Similar to clock 541 of FIG. 5, a clock 641 synchronizes the components of the system with each other. As noted above, accurate clocks also can provide somewhat loose synchronization with external devices that have their own clocks, without necessarily requiring any feedback or exchange of clock signals between the devices. In this way, indexes driven by clock times may be produced and stored, and then exchanged between different devices and/or multimedia content consumers.

Program code means comprising one or more program modules may be stored on the magnetic hard disk 639, removable magnetic disk 629, removable optical disc 631, ROM 624 or RAM 625, including an operating system 635, one or more application programs 636, other program modules 637, and program data 638. A user may enter commands and information into the computer 620 through keyboard 640, pointing device 642, or other input devices (not shown), such as a microphone, joy stick, game pad, satellite dish, scanner, or the like. These and other input devices are often connected to the processing unit 621 through a serial port interface 646 coupled to system bus 623. Alternatively, the input devices may be connected by other interfaces, such as a parallel port, a game port or a universal serial bus (USB). A monitor 647 or another display device is also connected to system bus 623 via an interface, such as video adapter 648. In addition to the monitor, personal computers typically include other peripheral output devices (not shown), such as speakers and printers.

The computer 620 may operate in a networked environment using logical connections to one or more remote computers, such as remote computers 649 a and 649 b. Remote computers 649 a and 649 b may each be another personal computer, a server, a router, a network PC, a peer device or other common network node, and typically include many or all of the elements described above relative to the computer 620, although only memory storage devices 650 a and 650 b and their associated application programs 636 a and 636 b have been illustrated in FIG. 6. The logical connections depicted in FIG. 6 include a local area network (LAN) 651 and a wide area network (WAN) 652 that are presented here by way of example and not limitation. Such networking environments are commonplace in office-wide or enterprise-wide computer networks, intranets and the Internet.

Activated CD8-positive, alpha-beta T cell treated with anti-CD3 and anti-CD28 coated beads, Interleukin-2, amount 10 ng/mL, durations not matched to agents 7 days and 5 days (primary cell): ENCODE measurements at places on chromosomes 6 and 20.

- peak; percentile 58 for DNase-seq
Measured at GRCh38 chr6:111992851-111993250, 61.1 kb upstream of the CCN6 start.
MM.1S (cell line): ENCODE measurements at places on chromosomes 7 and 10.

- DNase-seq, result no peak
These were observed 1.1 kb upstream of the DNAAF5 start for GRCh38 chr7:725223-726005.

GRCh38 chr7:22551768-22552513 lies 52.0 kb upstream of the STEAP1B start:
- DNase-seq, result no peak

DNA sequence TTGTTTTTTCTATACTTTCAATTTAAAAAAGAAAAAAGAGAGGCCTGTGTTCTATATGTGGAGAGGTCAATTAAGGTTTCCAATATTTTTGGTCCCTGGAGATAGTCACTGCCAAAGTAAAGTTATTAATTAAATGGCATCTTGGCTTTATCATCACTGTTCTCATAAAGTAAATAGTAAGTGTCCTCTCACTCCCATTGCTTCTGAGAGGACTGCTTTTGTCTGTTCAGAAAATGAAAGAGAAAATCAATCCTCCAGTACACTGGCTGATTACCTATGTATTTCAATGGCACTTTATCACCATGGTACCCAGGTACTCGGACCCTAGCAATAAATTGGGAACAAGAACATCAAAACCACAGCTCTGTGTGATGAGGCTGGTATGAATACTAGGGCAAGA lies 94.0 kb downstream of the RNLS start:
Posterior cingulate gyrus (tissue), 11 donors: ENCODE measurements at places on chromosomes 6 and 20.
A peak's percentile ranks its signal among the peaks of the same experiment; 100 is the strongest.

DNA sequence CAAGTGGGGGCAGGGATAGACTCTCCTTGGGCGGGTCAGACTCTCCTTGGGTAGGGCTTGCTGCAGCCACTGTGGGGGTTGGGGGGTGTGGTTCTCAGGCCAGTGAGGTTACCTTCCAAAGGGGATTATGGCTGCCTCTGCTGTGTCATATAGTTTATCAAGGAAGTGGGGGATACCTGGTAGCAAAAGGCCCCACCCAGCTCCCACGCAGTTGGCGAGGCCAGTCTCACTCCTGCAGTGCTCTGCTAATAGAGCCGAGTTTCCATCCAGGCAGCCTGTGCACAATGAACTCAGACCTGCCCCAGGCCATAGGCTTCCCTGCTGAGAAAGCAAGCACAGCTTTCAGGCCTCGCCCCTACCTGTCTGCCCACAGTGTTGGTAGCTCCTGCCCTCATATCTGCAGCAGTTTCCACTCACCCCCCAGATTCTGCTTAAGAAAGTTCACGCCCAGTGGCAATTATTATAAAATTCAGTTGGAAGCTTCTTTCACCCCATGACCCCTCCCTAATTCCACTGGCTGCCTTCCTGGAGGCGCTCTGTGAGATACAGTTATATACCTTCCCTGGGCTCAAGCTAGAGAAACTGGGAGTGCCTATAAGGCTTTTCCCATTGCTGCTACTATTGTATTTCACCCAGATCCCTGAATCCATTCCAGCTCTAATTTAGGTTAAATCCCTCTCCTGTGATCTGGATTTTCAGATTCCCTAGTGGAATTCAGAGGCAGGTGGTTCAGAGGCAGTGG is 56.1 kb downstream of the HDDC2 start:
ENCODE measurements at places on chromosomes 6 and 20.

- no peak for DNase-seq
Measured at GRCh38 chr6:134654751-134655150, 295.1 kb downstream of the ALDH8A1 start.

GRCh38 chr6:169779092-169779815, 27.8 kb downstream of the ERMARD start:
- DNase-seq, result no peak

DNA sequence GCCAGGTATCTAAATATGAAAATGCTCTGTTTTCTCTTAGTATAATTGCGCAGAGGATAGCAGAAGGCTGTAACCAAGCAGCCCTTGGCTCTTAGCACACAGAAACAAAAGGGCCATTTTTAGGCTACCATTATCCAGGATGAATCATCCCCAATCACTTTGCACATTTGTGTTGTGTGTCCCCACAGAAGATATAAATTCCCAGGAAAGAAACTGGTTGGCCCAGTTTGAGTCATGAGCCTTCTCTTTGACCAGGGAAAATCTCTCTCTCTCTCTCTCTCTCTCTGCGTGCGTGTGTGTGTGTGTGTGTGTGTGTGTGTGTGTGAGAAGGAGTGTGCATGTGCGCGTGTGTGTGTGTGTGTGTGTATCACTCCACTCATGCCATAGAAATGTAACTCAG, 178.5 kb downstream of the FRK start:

When used in a LAN networking environment, the computer 620 is connected to the local network 651 through a network interface or adapter 653. When used in a WAN networking environment, the computer 620 may include a modem 654, a wireless link, or other means for establishing communications over the wide area network 652, such as the Internet. The modem 654, which may be internal or external, is connected to the system bus 623 via the serial port interface 646. In a networked environment, program modules depicted relative to the computer 620, or portions thereof, may be stored in the remote memory storage device. It will be appreciated that the network connections shown are exemplary and other means of establishing communications over wide area network 652 may be used.